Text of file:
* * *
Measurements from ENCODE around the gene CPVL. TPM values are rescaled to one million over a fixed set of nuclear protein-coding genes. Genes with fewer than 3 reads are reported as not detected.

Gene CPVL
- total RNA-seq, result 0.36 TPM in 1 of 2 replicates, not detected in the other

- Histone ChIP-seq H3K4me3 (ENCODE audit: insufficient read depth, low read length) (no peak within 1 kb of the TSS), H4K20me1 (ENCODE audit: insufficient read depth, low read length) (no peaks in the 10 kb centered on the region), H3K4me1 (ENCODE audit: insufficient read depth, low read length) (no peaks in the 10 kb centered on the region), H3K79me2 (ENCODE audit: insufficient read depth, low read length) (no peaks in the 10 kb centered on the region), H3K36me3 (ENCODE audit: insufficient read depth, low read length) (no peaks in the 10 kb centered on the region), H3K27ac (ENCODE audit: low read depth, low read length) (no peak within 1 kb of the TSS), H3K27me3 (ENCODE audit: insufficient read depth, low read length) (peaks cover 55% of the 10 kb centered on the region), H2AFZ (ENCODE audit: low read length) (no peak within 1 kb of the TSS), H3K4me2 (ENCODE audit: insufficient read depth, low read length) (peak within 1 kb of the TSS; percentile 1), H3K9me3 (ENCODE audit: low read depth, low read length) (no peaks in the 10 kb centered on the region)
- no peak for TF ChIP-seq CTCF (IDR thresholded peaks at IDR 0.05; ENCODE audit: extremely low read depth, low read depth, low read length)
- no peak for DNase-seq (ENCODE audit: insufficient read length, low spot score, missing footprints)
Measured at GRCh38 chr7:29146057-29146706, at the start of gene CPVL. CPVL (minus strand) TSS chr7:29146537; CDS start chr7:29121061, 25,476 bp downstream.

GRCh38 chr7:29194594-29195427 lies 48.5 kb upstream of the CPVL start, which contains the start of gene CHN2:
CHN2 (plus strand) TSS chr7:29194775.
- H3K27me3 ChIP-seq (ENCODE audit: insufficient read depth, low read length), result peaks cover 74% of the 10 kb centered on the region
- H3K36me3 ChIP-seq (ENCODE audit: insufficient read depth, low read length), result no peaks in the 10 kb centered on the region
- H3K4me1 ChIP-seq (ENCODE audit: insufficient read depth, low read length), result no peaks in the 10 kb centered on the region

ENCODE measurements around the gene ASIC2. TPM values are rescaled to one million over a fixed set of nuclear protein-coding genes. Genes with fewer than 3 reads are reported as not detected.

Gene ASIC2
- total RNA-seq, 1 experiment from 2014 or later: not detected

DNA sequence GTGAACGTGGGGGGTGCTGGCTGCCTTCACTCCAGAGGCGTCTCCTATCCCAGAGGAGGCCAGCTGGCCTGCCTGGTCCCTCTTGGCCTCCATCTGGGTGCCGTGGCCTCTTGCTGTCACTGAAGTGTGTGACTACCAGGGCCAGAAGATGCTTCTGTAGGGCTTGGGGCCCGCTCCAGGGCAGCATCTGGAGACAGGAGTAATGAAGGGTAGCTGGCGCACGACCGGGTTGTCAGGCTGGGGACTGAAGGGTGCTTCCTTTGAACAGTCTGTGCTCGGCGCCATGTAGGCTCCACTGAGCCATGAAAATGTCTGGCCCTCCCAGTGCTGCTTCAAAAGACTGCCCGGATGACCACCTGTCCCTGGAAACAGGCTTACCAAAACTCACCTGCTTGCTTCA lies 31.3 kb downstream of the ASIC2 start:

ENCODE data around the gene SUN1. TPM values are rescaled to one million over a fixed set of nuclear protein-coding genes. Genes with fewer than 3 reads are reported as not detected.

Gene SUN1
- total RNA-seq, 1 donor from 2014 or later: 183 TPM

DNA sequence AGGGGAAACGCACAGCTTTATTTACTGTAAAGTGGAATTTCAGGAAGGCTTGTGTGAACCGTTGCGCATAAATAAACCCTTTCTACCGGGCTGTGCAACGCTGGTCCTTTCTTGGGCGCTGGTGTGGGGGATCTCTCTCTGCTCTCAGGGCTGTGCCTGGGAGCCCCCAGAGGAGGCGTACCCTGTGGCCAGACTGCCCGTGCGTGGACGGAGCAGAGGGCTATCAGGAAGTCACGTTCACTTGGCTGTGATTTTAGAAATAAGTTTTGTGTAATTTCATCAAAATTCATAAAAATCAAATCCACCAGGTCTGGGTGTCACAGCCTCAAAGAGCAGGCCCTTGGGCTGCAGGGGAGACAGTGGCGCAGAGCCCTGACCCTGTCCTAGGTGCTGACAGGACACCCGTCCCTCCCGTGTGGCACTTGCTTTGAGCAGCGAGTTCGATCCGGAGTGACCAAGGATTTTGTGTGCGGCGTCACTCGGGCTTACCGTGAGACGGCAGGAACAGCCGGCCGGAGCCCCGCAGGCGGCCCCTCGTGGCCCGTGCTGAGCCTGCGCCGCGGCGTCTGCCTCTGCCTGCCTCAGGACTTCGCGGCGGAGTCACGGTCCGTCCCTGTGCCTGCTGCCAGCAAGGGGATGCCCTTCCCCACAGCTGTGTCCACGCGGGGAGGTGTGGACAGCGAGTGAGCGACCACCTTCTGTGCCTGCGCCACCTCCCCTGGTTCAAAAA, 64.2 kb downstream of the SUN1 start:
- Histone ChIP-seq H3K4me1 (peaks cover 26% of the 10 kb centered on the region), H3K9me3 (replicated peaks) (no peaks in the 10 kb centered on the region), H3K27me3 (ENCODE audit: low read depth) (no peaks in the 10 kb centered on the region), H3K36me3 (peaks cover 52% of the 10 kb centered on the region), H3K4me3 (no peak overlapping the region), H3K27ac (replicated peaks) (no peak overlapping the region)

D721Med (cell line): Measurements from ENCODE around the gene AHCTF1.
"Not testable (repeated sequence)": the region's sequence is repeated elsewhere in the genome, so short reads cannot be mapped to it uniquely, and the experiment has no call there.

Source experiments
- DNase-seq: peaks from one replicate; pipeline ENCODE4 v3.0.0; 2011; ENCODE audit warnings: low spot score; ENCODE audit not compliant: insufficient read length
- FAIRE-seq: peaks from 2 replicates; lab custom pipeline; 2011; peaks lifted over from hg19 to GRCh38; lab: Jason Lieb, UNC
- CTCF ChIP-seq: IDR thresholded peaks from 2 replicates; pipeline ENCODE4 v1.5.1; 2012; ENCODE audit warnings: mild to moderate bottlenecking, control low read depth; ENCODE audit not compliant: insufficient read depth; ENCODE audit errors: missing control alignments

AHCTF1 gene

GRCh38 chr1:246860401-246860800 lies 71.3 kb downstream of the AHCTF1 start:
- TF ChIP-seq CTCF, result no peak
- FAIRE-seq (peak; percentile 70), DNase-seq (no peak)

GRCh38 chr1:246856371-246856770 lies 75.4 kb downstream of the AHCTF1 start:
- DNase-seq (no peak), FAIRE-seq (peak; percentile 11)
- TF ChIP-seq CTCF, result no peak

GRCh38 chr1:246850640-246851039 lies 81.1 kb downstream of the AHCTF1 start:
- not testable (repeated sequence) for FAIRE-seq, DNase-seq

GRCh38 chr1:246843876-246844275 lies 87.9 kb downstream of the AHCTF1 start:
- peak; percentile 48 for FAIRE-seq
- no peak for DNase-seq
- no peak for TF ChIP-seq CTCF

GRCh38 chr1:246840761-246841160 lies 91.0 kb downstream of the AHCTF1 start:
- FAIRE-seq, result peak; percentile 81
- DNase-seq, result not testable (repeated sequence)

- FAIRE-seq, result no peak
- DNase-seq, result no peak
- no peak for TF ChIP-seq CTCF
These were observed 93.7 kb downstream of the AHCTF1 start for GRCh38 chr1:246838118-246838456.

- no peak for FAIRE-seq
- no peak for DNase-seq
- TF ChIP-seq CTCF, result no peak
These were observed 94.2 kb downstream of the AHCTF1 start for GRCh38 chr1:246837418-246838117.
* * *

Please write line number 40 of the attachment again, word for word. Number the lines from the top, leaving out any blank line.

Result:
- no peak for TF ChIP-seq CTCF